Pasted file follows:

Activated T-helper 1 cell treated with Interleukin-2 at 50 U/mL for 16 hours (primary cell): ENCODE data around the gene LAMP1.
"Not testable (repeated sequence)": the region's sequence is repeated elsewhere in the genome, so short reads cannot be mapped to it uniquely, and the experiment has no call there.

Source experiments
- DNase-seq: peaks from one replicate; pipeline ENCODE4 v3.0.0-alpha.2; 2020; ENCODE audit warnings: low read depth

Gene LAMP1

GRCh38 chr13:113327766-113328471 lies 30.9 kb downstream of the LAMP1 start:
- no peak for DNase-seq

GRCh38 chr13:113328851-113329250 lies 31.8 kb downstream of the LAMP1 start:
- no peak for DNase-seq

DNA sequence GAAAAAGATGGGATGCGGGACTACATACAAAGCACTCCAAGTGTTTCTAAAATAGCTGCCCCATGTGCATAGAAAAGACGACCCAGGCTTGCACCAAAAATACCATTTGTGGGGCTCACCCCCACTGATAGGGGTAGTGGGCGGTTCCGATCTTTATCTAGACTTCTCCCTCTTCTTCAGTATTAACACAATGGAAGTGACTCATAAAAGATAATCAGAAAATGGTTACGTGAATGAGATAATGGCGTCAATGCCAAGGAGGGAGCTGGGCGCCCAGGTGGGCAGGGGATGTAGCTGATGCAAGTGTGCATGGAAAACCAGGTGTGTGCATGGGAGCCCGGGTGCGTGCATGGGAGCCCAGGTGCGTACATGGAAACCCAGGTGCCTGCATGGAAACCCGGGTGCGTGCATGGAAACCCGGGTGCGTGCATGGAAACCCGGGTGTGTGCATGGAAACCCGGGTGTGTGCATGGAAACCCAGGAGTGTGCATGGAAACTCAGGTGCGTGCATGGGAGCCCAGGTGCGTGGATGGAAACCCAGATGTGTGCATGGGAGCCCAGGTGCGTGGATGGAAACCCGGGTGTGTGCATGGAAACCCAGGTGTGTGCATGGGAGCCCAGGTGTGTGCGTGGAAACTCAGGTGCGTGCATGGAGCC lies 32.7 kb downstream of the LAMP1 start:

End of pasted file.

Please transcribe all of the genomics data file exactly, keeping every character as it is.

Activated T-helper 1 cell treated with Interleukin-2 at 50 U/mL for 16 hours (primary cell): ENCODE data around the gene LAMP1.
"Not testable (repeated sequence)": the region's sequence is repeated elsewhere in the genome, so short reads cannot be mapped to it uniquely, and the experiment has no call there.

Source experiments
- DNase-seq: peaks from one replicate; pipeline ENCODE4 v3.0.0-alpha.2; 2020; ENCODE audit warnings: low read depth

Gene LAMP1

GRCh38 chr13:113327766-113328471 lies 30.9 kb downstream of the LAMP1 start:
- no peak for DNase-seq

GRCh38 chr13:113328851-113329250 lies 31.8 kb downstream of the LAMP1 start:
- no peak for DNase-seq

DNA sequence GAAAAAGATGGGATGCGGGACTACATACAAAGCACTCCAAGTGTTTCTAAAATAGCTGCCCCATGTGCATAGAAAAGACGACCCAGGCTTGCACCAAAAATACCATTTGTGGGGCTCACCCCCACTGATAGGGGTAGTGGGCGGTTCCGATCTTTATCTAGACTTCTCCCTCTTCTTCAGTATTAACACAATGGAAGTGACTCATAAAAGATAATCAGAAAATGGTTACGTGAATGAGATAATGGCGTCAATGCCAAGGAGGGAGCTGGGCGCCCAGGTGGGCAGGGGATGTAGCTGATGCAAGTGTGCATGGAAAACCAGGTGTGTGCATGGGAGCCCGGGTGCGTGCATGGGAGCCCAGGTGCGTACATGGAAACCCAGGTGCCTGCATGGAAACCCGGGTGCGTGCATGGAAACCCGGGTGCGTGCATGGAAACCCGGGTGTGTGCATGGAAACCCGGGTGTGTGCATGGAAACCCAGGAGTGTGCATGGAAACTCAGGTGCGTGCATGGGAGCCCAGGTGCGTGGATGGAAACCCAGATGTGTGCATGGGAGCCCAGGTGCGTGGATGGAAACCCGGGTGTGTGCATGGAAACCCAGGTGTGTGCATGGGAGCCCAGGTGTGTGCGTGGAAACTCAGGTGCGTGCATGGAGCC lies 32.7 kb downstream of the LAMP1 start: